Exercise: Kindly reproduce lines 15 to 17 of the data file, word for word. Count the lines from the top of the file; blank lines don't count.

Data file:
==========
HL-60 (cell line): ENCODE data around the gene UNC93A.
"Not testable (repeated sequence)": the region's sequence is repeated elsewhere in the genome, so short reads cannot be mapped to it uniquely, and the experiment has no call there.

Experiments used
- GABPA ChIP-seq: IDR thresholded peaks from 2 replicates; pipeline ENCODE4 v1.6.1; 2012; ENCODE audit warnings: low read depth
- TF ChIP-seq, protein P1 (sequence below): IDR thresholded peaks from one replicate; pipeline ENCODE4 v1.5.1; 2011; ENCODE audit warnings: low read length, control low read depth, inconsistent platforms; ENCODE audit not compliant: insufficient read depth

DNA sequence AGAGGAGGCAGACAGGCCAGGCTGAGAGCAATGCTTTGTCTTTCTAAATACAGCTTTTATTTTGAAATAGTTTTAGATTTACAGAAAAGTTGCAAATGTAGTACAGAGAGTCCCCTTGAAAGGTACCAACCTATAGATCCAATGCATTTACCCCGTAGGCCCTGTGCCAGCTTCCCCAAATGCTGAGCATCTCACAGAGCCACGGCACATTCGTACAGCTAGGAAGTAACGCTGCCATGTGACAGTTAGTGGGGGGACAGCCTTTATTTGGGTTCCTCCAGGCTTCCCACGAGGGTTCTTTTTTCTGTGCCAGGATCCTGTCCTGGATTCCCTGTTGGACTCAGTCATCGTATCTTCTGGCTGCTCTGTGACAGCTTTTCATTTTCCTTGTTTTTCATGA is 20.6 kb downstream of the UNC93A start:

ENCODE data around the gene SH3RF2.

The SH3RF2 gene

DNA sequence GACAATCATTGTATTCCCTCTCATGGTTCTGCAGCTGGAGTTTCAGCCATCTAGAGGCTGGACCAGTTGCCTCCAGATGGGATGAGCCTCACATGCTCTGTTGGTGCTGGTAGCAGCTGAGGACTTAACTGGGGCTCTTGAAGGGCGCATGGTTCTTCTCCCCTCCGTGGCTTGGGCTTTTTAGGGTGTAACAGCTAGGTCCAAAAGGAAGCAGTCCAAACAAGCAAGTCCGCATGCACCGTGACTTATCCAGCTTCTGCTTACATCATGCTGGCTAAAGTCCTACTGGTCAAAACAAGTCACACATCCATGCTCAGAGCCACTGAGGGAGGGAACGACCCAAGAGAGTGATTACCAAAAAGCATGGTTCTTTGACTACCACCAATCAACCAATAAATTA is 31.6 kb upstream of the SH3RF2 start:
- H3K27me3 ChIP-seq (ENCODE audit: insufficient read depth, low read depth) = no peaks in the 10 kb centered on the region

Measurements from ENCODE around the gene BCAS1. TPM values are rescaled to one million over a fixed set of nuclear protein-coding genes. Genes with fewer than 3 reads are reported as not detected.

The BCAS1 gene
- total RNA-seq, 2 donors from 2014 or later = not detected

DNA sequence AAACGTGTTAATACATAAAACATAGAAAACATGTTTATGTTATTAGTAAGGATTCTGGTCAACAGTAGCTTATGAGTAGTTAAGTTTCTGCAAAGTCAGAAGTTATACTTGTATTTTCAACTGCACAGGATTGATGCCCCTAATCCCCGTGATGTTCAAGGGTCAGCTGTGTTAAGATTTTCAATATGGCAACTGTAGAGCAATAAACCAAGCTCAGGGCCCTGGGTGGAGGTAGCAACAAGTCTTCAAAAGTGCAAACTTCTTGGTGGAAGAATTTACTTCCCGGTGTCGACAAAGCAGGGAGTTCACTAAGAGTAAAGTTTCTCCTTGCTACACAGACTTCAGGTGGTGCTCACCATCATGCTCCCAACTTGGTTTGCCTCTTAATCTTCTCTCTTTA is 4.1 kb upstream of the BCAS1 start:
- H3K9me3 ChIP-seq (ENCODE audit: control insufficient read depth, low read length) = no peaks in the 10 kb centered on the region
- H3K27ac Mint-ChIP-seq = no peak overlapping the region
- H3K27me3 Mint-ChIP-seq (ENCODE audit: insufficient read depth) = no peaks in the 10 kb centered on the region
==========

- H3K9me3 ChIP-seq (ENCODE audit: control insufficient read depth, low read length) = no peaks in the 10 kb centered on the region
- H3K27ac Mint-ChIP-seq = no peak overlapping the region
- H3K27me3 Mint-ChIP-seq (ENCODE audit: insufficient read depth) = no peaks in the 10 kb centered on the region